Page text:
While you can manage on your own how much time you’re spending in each bucket, the key takeaway is being able to organize the hundreds or thousands of tasks into something more simple, such as these four buckets. If you’re going through the whole process for the first time, no doubt it’s not trivial. But once that’s done, the 3rd and 4th buckets are what you could call maintenance, important but not your primary focus, you’ve already done it and while there’s always improvements, at a certain point it is what it is and you can start putting most of your time in the first two buckets, research and creation.
For anyone interested in visiting or curious to learn more about Crimea, here are 10 interesting facts to get started with.
- 1. There are about 2 million people that live in Crimea, located on the southern part of Ukraine. It’s generally surrounded by the Black Sea in the west, south and east, along with the Sea of Azov in the northeast. It’s about 100 miles from north to south and more than 150 from east to west.
- 2. Across the Black Sea are the countries of Romania in the east, Bulgaria in the southeast, Turkey in the south, Georgia in the southeast, and Russia in the east.
- 3. Crimea has been inhabited since before 700 BC by the Cimmerians, from which some believe the name Crimea is a derivative from.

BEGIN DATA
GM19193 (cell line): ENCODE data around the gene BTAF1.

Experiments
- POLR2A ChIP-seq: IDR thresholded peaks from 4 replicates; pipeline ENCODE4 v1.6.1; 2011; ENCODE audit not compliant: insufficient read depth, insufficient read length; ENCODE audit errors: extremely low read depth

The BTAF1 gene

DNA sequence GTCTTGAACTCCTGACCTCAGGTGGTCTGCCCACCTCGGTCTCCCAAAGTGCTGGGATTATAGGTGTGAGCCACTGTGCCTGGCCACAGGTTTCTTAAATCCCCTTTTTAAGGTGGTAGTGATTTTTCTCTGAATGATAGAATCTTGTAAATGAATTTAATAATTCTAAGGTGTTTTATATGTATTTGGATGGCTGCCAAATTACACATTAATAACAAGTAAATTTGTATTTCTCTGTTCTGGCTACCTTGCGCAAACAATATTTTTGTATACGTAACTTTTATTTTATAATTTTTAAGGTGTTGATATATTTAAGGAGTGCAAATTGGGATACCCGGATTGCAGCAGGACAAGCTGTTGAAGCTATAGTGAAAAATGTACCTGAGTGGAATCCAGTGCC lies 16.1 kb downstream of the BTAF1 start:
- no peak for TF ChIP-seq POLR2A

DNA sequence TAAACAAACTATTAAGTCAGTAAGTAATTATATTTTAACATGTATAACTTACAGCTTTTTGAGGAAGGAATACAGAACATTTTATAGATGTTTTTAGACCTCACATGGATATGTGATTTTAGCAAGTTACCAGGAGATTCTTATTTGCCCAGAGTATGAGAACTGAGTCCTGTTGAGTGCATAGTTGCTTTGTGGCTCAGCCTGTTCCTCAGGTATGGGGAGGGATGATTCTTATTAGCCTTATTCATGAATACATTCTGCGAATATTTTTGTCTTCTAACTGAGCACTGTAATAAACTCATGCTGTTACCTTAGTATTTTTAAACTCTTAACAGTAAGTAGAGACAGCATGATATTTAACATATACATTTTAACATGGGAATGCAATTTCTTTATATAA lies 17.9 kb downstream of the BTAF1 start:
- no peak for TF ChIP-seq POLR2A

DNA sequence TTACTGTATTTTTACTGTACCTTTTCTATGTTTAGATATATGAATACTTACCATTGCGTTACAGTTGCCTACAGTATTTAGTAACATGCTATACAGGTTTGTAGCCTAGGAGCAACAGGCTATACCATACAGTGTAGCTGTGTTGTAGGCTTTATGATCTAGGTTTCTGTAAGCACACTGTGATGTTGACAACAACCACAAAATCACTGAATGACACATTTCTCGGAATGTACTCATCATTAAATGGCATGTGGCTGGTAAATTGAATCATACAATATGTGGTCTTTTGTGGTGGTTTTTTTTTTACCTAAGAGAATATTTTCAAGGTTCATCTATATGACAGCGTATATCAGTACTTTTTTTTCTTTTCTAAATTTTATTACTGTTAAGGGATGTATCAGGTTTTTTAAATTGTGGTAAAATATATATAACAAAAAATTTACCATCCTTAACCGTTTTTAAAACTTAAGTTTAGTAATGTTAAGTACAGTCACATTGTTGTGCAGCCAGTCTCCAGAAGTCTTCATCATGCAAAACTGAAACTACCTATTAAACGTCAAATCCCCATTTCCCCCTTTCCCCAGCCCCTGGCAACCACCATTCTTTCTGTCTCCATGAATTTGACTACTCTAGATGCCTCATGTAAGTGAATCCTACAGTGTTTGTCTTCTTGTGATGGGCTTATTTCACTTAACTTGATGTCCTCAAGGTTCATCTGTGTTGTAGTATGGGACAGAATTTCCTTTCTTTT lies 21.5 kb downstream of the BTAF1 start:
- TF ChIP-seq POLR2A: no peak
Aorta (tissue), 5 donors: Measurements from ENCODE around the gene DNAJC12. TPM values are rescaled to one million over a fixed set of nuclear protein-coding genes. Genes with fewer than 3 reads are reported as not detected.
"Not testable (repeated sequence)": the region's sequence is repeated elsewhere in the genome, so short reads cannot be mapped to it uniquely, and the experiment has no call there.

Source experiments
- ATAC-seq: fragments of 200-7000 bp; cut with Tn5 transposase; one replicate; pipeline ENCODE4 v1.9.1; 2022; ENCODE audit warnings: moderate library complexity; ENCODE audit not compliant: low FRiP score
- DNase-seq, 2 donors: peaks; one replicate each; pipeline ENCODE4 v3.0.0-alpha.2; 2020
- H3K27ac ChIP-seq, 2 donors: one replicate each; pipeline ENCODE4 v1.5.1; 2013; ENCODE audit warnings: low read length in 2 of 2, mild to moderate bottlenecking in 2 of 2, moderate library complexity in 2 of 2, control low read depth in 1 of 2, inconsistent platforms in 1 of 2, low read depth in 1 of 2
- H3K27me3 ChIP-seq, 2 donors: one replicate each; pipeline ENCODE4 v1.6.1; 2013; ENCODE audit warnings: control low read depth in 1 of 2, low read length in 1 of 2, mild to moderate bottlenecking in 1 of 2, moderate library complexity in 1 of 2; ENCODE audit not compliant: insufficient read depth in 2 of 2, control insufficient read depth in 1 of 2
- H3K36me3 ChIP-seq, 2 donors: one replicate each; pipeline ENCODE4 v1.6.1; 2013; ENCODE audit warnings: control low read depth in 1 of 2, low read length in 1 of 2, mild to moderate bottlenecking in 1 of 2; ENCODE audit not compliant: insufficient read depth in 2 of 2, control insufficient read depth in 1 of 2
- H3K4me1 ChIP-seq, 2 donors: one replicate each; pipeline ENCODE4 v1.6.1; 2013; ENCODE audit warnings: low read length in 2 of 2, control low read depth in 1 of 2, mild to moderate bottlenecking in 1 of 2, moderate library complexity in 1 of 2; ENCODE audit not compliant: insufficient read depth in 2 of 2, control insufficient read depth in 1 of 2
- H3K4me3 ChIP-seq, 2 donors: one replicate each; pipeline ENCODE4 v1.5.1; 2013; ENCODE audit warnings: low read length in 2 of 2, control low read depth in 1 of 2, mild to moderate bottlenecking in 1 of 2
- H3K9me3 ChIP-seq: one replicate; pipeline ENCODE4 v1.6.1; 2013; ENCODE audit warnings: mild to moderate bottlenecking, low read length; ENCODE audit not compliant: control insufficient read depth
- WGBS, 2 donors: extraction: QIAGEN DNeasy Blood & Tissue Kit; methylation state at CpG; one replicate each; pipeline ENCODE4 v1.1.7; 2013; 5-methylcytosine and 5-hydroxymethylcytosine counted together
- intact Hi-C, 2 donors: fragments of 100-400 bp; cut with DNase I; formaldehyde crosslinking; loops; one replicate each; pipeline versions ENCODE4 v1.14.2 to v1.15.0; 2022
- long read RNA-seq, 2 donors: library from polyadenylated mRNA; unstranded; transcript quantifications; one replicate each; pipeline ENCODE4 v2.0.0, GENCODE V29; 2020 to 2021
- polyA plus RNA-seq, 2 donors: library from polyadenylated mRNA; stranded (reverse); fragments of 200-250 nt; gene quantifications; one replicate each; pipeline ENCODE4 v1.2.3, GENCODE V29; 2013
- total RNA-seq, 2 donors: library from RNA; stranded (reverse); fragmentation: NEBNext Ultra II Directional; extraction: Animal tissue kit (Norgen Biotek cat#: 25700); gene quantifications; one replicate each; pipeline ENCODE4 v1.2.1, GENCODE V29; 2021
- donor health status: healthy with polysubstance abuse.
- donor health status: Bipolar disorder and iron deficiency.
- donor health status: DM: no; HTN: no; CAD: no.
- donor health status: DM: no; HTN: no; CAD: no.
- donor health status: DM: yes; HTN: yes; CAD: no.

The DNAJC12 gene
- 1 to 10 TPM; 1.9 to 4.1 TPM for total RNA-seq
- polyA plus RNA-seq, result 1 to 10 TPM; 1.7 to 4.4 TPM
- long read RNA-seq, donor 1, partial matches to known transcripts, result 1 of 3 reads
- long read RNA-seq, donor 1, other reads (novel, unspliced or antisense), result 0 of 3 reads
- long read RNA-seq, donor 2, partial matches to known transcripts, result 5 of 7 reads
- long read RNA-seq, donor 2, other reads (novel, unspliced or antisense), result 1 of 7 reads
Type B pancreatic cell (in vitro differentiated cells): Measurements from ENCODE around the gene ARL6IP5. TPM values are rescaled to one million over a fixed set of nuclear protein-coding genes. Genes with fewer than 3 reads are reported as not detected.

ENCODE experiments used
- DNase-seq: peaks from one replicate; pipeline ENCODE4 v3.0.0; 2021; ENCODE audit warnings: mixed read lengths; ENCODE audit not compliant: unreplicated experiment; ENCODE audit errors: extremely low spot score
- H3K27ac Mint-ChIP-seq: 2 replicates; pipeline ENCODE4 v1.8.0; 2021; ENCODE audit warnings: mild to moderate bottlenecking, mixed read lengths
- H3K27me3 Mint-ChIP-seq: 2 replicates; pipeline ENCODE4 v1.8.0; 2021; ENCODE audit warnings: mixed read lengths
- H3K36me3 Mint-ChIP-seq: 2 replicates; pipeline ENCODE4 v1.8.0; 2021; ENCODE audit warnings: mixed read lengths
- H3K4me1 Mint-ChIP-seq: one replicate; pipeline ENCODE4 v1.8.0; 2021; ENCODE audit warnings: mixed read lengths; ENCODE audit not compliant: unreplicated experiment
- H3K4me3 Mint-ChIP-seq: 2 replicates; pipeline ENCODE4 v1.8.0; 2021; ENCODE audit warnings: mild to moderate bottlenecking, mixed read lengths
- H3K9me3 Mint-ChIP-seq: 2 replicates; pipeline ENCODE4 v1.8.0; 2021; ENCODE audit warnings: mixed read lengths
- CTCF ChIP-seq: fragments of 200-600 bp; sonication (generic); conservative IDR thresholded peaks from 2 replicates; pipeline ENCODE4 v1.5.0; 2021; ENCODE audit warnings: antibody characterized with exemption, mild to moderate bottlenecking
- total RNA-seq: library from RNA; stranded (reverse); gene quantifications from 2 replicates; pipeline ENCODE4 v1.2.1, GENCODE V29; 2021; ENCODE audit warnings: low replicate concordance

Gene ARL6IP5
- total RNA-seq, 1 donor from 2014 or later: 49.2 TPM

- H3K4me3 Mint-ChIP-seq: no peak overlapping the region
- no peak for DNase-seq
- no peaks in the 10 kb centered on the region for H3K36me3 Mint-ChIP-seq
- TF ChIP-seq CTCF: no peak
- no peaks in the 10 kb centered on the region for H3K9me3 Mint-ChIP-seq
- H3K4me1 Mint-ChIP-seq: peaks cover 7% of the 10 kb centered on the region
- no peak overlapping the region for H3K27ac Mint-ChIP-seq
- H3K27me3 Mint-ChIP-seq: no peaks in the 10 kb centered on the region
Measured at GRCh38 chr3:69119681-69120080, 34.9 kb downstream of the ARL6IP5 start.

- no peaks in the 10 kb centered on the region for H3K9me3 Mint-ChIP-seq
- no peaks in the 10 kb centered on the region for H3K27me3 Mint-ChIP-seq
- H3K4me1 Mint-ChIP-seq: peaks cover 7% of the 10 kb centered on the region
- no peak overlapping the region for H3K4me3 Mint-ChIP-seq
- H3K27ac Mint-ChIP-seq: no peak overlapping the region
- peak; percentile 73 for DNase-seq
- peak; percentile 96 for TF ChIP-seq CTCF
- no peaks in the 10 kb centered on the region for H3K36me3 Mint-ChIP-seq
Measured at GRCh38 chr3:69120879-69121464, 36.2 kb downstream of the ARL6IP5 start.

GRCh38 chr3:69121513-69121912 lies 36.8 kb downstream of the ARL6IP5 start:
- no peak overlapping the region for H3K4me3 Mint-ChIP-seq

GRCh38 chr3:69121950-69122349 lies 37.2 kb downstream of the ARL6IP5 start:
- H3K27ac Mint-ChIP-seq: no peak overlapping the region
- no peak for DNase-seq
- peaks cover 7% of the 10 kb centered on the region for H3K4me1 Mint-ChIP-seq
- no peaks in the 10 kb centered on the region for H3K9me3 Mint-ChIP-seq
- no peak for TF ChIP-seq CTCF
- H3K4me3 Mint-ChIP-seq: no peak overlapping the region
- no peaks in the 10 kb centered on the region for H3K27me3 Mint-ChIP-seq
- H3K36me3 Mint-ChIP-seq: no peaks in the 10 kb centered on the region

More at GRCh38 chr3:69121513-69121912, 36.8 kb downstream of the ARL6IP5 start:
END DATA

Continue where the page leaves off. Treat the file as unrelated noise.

- 4. There is a mountain range along the southeast coast of Crimea, the Crimean Mountains, reaching heights of 750 meters or 2,460 feet.
- 5. The capital and largest city is Simferopol with about 350,000 people, followed by Kerch, Yevpatoria, Yalta, Feodosiya, Dzhankoy, Alushta, Krasnoperekopsk, Saky, Bakhchisaray, and Armiansk.
- 6. The languages used in Crimea are Russian, Ukrainian, and Crimean Tatars.
- 7. Temperatures are relatively warm being 28 C or 83 F in the summer and cooling down to 0 C or 32 F in the winter. Combined with the many coastlines and beaches it can be a popular vacation destination, especially from areas further north.
- 8. The currency used is the Ukrainian Hryvnia, UAH.
- 9. Popular tourist attractions are Alushta and Yalta in the south, Feodosia and Sudak in the southeast, and Eupatoria and Saki in the west.
- 10. Agriculture and food production are a big part of the Crimean economy, including grains, fish, as well as wineries from the Massandra and Yalta areas.
Have your own networks with others in Crimea
Whether for travel or living in Crimea, here are a few ways you can use Odysen with your activities:
- Use in your preferred language, including Russian, Ukrainian and 32 others.
- Have private networks for the different groups you’re involved with.
- Share content in your networks such as actions, events, notes, polls, audio, documents, images, video, news and websites.
- Have a public page for your networks or use to manage a website with your own Internet domain.
Take a tour to learn more about having your own networks, including the applications available and using to launch a public website page.keep looking »